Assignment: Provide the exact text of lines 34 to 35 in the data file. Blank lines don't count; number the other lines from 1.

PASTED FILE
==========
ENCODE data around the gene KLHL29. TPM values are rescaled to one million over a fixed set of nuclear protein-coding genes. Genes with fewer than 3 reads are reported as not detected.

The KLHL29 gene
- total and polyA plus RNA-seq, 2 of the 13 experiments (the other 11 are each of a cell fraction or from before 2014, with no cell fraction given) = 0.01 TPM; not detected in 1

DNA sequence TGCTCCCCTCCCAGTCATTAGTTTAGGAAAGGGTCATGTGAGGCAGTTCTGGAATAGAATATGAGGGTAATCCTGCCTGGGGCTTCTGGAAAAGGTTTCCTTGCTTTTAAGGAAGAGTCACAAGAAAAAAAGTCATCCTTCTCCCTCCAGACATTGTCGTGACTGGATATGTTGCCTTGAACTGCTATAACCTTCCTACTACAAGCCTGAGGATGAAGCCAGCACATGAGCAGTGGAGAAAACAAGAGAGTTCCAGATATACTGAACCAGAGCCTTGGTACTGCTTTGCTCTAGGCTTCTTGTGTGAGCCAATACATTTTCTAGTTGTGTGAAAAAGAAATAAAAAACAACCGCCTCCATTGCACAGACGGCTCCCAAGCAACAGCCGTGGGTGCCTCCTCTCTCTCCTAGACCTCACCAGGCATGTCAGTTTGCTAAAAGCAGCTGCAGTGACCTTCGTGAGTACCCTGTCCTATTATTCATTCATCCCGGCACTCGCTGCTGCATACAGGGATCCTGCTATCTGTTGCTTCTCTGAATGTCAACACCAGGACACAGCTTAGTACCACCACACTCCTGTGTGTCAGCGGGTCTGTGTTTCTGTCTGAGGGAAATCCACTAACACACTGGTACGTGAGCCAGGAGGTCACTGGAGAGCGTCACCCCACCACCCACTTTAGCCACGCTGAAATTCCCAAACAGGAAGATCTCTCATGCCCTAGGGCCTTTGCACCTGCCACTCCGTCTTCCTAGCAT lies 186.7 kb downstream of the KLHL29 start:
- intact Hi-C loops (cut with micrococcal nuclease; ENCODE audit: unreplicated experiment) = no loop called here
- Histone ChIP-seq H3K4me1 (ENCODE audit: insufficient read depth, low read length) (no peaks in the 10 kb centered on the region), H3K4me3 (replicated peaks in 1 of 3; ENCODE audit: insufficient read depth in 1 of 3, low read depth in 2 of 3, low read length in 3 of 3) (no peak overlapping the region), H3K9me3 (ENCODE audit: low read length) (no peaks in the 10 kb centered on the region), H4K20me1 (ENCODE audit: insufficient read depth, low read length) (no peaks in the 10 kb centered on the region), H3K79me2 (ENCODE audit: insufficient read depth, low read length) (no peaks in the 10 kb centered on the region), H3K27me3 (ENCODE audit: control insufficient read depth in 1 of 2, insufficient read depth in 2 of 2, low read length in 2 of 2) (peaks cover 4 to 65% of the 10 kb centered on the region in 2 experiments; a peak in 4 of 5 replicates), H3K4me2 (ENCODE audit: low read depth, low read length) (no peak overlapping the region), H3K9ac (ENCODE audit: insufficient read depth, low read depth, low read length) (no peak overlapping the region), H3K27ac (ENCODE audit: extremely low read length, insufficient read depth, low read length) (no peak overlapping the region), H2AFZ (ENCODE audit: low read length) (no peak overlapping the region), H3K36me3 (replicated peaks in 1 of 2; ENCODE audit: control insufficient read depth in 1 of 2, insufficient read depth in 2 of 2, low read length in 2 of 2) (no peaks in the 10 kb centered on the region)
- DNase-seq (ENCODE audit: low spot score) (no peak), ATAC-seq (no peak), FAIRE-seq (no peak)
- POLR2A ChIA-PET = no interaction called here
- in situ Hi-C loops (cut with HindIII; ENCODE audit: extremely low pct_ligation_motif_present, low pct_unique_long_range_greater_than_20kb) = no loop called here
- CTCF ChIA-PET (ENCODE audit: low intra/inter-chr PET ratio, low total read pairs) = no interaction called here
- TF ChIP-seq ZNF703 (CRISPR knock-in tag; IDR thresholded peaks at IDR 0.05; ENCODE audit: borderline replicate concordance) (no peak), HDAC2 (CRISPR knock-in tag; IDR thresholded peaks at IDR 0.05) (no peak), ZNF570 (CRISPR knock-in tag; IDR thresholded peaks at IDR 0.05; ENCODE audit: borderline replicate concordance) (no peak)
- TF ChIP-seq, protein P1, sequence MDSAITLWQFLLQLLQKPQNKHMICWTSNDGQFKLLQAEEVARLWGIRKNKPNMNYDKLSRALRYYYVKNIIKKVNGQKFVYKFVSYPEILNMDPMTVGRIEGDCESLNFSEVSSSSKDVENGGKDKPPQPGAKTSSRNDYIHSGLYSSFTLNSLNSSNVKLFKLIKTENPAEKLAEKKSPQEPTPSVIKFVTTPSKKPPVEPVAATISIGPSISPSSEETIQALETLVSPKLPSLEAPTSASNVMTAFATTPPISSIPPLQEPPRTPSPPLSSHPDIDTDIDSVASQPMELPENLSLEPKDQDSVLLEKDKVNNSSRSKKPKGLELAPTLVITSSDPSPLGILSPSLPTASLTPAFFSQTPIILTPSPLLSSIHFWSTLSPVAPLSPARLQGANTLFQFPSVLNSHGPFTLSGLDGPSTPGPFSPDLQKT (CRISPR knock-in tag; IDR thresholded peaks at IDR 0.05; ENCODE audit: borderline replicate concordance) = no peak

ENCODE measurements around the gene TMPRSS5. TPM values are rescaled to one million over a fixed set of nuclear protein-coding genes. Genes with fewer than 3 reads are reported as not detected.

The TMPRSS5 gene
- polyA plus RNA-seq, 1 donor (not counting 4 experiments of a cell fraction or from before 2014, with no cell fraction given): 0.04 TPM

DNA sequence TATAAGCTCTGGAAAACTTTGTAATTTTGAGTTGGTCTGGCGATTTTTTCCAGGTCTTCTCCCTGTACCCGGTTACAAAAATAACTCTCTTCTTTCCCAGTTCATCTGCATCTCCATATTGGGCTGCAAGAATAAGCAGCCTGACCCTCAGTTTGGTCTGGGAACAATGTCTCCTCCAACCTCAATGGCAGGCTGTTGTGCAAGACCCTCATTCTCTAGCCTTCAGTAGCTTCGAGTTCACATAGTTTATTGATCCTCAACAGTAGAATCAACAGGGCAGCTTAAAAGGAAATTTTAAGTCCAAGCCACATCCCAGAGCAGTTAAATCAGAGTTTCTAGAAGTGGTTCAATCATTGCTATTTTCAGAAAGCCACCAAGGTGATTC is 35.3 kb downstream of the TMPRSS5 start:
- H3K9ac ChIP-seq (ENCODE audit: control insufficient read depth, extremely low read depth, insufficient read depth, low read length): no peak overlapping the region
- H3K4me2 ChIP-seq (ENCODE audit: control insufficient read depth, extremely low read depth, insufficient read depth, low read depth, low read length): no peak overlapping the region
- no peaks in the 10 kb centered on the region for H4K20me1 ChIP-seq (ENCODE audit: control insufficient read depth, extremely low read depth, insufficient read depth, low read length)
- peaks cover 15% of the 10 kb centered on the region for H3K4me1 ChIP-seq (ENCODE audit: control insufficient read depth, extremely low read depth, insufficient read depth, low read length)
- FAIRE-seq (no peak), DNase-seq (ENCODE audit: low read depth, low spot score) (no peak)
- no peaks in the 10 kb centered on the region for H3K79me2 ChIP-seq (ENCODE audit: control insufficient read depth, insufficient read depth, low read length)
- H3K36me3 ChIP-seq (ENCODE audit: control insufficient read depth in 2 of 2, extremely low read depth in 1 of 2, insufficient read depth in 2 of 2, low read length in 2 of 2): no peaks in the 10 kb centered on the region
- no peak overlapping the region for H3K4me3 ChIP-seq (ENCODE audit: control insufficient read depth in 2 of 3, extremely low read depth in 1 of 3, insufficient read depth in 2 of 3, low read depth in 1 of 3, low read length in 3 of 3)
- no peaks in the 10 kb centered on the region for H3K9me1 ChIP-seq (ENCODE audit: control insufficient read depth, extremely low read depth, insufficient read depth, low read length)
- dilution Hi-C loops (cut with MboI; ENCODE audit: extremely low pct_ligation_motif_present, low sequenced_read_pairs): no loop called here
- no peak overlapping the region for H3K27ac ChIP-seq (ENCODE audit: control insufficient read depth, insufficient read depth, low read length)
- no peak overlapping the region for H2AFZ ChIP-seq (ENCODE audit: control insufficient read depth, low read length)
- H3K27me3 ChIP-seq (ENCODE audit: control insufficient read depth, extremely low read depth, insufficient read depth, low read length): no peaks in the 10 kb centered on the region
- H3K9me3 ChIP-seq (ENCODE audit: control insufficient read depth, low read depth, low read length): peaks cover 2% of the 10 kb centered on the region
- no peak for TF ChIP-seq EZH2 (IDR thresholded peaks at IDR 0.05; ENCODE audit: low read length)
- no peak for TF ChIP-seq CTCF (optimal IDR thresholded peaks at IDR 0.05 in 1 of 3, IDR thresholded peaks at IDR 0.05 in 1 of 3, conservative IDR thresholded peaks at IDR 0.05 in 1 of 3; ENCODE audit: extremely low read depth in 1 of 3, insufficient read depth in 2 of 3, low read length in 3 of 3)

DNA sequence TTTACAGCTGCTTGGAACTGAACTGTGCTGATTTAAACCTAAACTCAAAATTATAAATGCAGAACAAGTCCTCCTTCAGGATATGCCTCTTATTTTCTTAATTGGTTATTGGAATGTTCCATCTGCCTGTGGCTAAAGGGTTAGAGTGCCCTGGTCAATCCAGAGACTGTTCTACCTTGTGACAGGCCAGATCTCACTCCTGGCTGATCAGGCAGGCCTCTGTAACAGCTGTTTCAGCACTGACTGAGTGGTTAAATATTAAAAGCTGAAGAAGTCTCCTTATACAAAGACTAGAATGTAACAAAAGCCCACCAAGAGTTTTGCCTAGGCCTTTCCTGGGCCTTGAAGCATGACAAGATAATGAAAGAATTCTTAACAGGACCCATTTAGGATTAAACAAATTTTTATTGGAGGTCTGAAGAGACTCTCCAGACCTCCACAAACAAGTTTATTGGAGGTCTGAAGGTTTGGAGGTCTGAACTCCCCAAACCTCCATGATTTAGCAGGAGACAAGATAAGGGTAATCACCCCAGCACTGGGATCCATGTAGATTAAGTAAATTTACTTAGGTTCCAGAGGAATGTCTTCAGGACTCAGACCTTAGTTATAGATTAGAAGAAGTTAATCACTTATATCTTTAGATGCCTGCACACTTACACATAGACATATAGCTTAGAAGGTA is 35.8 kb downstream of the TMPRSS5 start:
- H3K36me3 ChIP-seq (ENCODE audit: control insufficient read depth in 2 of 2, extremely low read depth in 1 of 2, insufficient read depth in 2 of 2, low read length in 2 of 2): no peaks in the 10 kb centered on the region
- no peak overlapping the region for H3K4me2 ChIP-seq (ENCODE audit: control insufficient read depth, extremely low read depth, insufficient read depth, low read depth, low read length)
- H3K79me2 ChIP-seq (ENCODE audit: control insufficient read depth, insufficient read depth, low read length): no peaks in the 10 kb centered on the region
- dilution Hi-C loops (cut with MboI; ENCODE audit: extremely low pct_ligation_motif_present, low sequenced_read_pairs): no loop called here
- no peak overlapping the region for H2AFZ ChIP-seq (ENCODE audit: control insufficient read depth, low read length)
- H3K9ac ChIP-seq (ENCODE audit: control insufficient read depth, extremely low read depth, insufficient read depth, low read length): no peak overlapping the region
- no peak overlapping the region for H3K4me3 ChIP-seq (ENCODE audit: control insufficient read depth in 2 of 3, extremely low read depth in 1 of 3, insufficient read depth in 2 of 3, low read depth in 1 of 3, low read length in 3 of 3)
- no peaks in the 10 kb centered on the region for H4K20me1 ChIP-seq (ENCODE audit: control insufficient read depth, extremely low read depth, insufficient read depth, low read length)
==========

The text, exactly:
- H3K36me3 ChIP-seq (ENCODE audit: control insufficient read depth in 2 of 2, extremely low read depth in 1 of 2, insufficient read depth in 2 of 2, low read length in 2 of 2): no peaks in the 10 kb centered on the region
- no peak overlapping the region for H3K4me2 ChIP-seq (ENCODE audit: control insufficient read depth, extremely low read depth, insufficient read depth, low read depth, low read length)